At the Solar Information Centre, SIC, in Freiburg, a big German town known for its solar industry, Klaus Heidler said that the Bank PHB one-day-cars-will-run-on-water advert was no gimmick. He said that even though we need a lot of effort to convert the gas in water, research has reached an advanced stage in Germany to remove the gas from water and use it to power vehicles. According to Klaus, a global energy chain exists where it has been revealed that of all the primary energy sources like coal, oil, natural gas, biomass, uranium, only the renewable energy from the sun, wind, geothermal and water have energy consumption patterns that are quite cheap and affordable. ‘Energy from these sources is in abundance in Africa. Before oil reserves deplete about twenty to thirty years from now, your governments would be well advised to look at other methods’, he said. Freiburg, in Germany holds the record as Europe’s powerhouse in the production of photovoltaic solar panels that are highly sought after.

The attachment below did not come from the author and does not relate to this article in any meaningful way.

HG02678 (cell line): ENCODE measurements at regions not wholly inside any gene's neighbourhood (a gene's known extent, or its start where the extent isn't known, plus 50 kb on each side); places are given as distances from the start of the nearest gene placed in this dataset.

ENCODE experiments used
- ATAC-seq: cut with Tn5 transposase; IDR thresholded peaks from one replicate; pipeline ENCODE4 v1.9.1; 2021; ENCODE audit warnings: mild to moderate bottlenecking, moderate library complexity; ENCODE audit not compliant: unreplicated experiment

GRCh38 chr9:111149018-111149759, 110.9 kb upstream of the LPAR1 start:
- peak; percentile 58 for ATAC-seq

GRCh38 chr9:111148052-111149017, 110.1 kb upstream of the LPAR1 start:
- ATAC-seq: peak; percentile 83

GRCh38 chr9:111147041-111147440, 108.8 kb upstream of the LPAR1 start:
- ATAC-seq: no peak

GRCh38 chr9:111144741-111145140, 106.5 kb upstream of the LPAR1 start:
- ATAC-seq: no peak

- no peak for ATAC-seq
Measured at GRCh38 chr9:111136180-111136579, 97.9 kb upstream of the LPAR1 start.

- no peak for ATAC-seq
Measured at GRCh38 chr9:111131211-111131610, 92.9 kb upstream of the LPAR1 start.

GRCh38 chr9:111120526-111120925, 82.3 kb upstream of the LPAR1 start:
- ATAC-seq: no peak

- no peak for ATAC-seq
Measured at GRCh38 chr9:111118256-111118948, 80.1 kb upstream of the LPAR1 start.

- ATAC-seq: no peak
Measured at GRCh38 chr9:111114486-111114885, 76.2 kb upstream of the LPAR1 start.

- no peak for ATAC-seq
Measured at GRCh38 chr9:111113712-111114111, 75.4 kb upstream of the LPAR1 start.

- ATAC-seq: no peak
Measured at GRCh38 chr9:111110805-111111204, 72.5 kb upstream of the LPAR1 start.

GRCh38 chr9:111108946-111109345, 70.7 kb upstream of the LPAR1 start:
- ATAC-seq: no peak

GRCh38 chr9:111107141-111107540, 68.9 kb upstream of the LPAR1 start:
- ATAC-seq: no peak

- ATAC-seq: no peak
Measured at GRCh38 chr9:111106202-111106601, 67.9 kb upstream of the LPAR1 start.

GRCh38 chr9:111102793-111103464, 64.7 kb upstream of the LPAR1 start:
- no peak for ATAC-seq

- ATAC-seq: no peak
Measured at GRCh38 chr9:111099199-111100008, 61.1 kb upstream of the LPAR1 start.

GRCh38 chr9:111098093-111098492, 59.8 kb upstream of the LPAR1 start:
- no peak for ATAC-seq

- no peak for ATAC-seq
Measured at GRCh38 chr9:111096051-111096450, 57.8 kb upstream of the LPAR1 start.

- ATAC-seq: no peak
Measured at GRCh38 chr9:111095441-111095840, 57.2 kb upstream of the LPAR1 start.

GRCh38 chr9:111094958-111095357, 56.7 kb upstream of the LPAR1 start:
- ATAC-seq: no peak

However, it was not always about energy and renewable energy. The training programme also dealt with issues concerning waste management, production of biogas from maize, biodiversity and threatened species, the disappearance of monsoons due to human activity, land degradation and desertification. Ramesh Jaura, European director of Inter Press Service, IPS, said that one reason why there was food crisis was that for the past 25 years, donor organizations worldwide hardly paid any serious attention to agriculture. ‘The earth has only 4 billion hectares of land inhabited by nearly 250 million people. Each year, the deserts of the world advance five kilometres, making a third of the earth’s surface prone to degradation’, Jaura said. With all the talk about donor organizations not funding agriculture, participants visited a biogas factor in the former East German town of Konnern and found out that each year, the German government allows about three percent of its maize yield to be used for biogas production. That allowance makes it possible for producers of biogas in Germany to feed about 100 tons of maize (equivalent to feed a starving village of 500 people for two months) into a state-of-the-art biogas plant everyday.